What to do if you are pulled over and the officer begins evaluating you for being under the influence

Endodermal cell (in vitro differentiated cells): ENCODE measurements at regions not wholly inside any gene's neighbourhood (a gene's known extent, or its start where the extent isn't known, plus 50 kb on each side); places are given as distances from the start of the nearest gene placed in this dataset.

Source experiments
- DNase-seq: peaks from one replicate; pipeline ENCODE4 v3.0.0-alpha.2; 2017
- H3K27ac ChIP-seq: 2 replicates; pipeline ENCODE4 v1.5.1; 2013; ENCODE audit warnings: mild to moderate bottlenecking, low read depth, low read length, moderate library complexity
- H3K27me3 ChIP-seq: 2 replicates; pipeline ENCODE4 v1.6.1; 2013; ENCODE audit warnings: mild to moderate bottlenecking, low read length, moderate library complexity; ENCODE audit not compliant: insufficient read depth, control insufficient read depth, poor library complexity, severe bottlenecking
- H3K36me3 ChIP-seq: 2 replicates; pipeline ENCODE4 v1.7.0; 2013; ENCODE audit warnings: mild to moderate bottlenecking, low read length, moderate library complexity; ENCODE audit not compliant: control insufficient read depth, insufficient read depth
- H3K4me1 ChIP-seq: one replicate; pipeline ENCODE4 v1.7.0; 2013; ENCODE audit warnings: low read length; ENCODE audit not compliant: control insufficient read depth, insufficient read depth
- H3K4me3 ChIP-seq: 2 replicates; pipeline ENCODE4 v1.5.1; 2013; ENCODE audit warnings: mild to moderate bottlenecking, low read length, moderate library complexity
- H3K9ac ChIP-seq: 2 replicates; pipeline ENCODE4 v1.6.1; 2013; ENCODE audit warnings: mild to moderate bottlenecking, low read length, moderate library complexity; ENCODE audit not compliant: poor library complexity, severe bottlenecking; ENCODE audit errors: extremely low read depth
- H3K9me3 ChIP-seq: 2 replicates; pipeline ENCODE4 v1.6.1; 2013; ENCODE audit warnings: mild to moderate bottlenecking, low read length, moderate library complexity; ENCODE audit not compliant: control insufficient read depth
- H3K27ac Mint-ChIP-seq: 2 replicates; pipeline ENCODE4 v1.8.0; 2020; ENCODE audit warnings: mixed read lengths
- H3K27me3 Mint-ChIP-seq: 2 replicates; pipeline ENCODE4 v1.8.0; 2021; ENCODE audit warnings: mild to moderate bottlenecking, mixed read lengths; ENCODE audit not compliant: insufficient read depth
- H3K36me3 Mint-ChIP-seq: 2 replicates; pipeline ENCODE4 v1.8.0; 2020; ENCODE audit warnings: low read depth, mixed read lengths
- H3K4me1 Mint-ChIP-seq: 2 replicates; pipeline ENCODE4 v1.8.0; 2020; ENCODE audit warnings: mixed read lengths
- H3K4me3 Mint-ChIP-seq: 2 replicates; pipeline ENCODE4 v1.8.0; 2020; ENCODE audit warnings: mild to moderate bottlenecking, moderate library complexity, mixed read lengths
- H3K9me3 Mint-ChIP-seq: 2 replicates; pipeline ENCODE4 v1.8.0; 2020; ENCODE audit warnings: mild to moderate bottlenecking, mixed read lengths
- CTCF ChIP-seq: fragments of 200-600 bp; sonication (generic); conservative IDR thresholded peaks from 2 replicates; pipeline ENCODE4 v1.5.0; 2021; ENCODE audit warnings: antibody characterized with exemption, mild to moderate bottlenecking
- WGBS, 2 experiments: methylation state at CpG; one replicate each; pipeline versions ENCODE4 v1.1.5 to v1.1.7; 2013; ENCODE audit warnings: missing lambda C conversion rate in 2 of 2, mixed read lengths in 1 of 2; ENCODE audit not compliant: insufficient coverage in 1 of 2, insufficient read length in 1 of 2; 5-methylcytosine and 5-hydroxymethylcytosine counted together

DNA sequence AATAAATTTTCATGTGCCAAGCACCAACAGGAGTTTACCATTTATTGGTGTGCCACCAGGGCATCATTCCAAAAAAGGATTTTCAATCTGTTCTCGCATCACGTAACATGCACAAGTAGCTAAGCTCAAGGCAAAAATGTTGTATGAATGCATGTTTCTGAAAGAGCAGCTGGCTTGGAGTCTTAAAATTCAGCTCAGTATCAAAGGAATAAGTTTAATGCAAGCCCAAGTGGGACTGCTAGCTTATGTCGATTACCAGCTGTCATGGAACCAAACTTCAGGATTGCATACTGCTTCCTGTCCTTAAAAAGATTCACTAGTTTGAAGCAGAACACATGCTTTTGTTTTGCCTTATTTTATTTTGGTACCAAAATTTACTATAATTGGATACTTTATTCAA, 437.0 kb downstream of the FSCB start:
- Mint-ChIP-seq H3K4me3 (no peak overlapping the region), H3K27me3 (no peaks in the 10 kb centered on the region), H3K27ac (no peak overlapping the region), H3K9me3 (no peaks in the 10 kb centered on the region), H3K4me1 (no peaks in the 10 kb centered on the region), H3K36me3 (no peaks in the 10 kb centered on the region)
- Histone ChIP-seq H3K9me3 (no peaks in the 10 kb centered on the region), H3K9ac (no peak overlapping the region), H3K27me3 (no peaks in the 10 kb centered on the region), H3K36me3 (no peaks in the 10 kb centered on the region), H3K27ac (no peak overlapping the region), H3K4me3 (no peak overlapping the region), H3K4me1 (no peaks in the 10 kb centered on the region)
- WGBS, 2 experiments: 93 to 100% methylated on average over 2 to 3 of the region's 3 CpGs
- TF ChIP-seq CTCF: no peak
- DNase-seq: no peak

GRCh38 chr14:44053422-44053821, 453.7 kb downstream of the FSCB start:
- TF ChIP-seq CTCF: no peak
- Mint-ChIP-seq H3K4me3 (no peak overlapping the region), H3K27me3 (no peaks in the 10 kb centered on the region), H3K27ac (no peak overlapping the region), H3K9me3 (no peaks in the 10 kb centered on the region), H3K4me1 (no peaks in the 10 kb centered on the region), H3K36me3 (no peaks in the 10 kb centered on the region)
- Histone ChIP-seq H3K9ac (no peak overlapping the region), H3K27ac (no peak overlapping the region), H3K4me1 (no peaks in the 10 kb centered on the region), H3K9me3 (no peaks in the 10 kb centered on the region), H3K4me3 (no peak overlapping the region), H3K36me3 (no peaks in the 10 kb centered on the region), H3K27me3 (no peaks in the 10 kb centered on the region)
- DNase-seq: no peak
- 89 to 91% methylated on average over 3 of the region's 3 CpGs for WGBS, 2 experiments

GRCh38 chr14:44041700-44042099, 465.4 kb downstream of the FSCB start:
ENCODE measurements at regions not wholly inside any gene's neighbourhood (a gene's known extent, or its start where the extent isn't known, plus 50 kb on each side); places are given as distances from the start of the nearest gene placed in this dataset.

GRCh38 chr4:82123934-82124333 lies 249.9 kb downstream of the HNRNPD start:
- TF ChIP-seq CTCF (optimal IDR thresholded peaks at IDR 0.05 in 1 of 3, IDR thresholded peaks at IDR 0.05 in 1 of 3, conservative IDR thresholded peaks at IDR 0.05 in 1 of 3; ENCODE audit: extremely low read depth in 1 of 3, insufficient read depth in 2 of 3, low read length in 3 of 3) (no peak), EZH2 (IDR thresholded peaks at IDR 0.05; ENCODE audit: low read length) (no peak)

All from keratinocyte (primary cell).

If you are pulled over for suspected Driving Under the Influence or stopped at a checkpoint, it may be wise to refuse to do the field sobriety tests, including the on-scene preliminary breath test. Some of these tests are not admissible in a trial anyway. The officer likely suspects you are intoxicated and these tests are a means of gathering concrete evidence, beyond the officer’s other observations, that you are intoxicated. Do comply with the officer’s request that you provide your information and that you step out of the car. Be aware that the officer’s body camera and patrol car camera are probably recording the interaction, and if you are stumbling about as you get out of the car and stand there, that may be used against you. If you choose to not comply, then do not make any additional statements to the police, aside from the fact that you need an attorney. Anything you say can and will be used against you. Alternatively, if you believe you can complete the tests successfully, you may do so and then perhaps be released. In either case, be courteous. If you refuse the tests you will likely be taken to the jail and be presented with a breath alcohol test, (or have the choice of doing a blood draw), which may have the benefit of increasing the time that passes until the test can be done, which may result in your blood alcohol level dropping below the legal limit of .08. You will likely need to specifically request the blood draw if you want it instead of the breath test, as they may not present you with the blood draw option. If you refuse to have either your breath or blood tested for alcohol, then under the law it be comes much easier to convict you of driving under the influence at a jury trial in Kansas, and your license will automatically be suspended for at least a year. Besides, if the testing machine has not been calibrated and operated correctly, that may win the case for you. If you refused the field sobriety tests, they will have to rely on the blood alcohol test, the officer’s observations, and the patrol car and body camera videos (your driving, your body language, any odor of alcohol, slurred speech, bloodshot eyes, alcohol bottles or cans visible in your car, and if they do a proper inventory search of your vehicle, anything found in it). In addition to the criminal proceeding, a civil proceeding to suspend your license will begin. You’ll be notified of a hearing date for that. The above is not to be considered legal advice. Consult an attorney for legal advice.